Soaking and Snowshoeing at Strawberry Park Hot Springs

About 20 minutes north of downtown Steamboat Springs, Colo. is a nature lover’s paradise called Strawberry Park. Ten minutes into your drive (four-wheel drive required in the winter) the pavement will give way to dirt and you’ll discover a massive forest Aspen trees, a multitude of trails leading into the Medicine Bow and Routt National Forests and finally the Strawberry Park Hot Springs.

Strawberry Park is an enchanting collection of natural hot and cold pools situated along a river as well as a variety of affordable rental cabins and camp sites.  I was surprised to discover such a remote-feeling wonderland so close to town, and so I booked a rustic cabin for my honey and I to enjoy a winter weekend getaway of skiing, snowshoeing and soaking.

Hot springs are more than just a nice way to thaw out after a long, cold day. Due to their high mineral content, thermal pools have been celebrated for centuries by native cultures for their ability to cleanse the human body of toxins by drawing out impurities (through heat and sweat) and to balance “qi” or life-force energy by connecting the human body with the five elements of nature (earth, metal, fire, wood and water). The Ute Indians frequented such healing waters to bathe and socialize, and the homesteaders followed suit later on, making hot spring soaks an age-old Yampa Valley tradition.

We arrived from Denver on a Friday evening and checked in to the hot springs after dark. The drive up Strawberry Park road was tricky because the roads are pitch black and not well-marked. Also, cell phone service is non-existent, so my Google Maps skills were worthless in helping us navigate. After a few turnarounds on the bumpy, snowy road and a lucky wild guess we finally found the rustic paradise we were seeking.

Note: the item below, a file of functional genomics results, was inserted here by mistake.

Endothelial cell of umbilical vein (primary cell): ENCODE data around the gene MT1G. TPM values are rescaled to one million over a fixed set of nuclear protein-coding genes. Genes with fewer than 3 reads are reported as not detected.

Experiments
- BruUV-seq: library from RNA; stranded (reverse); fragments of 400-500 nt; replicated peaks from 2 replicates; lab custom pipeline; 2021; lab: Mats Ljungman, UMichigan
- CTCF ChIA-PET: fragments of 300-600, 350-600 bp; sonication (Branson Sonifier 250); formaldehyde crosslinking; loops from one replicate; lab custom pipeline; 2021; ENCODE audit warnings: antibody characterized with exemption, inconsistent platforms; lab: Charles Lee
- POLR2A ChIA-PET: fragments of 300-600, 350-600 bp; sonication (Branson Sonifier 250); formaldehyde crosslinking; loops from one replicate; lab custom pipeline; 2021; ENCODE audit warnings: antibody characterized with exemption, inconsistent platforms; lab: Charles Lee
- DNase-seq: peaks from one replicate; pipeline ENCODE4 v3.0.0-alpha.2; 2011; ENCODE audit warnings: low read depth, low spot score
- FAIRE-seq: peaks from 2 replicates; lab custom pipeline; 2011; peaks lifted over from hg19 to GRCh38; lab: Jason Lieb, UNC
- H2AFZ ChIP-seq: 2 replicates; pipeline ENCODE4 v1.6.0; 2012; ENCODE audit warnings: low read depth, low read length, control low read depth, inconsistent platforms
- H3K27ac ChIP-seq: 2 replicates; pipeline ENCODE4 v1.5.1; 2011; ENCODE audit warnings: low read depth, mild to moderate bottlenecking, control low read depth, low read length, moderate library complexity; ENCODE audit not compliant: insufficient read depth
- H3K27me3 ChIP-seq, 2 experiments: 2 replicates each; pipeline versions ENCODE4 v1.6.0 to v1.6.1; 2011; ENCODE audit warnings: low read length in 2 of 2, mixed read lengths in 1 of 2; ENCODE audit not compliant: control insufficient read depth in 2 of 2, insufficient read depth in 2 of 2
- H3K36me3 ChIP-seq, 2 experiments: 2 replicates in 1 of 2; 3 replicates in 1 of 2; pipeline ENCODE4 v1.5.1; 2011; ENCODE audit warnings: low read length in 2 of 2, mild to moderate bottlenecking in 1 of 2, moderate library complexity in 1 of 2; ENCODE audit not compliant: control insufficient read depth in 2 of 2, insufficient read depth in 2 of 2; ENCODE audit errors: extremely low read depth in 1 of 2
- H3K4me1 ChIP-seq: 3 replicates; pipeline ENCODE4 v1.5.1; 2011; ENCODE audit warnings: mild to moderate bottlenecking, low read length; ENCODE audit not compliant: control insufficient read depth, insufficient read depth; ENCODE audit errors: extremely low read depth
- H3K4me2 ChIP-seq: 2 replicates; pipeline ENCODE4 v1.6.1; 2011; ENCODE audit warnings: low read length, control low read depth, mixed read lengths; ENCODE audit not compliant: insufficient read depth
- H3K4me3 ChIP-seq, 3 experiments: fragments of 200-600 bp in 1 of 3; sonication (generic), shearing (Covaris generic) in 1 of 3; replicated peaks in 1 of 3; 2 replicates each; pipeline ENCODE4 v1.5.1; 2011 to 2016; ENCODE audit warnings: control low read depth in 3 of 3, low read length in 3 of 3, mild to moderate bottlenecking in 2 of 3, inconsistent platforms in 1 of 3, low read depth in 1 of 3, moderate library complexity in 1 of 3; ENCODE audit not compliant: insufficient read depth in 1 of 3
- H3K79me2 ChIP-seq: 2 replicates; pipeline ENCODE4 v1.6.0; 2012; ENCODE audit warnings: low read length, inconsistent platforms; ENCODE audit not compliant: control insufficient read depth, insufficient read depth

Cheerfully ignoring the rather icy welcome from the irritated man at the front office, we made our way past the front office to our assigned cabin, eager to set up “camp.” Although the cabins are heated, they offer not much more than a wall-mounted gas lamp, a gas grill, a wooden chair and a bed with a thin mattress. We quickly fired up the thermostat and made the bed before curling up by the potbelly stove to share a nightcap. Looking forward to an early morning of skiing, we decided to turn in and save a visit to the hot springs for the next night.

Strawberry park hot springs

The next morning I was awakened by the sunrise and bundled up for a short walk to the nearby outhouse. I stepped onto the front porch of the cabin and was greeted by sweeping views of the valley below showcasing mountains for miles. I could hear water rushing down the Hot Springs Creek, and steam rose off the thermal pools below. I inhaled the crisp, mountain morning air and enjoyed a precious moment of stillness and solitude before gearing up for a full day of downhill skiing.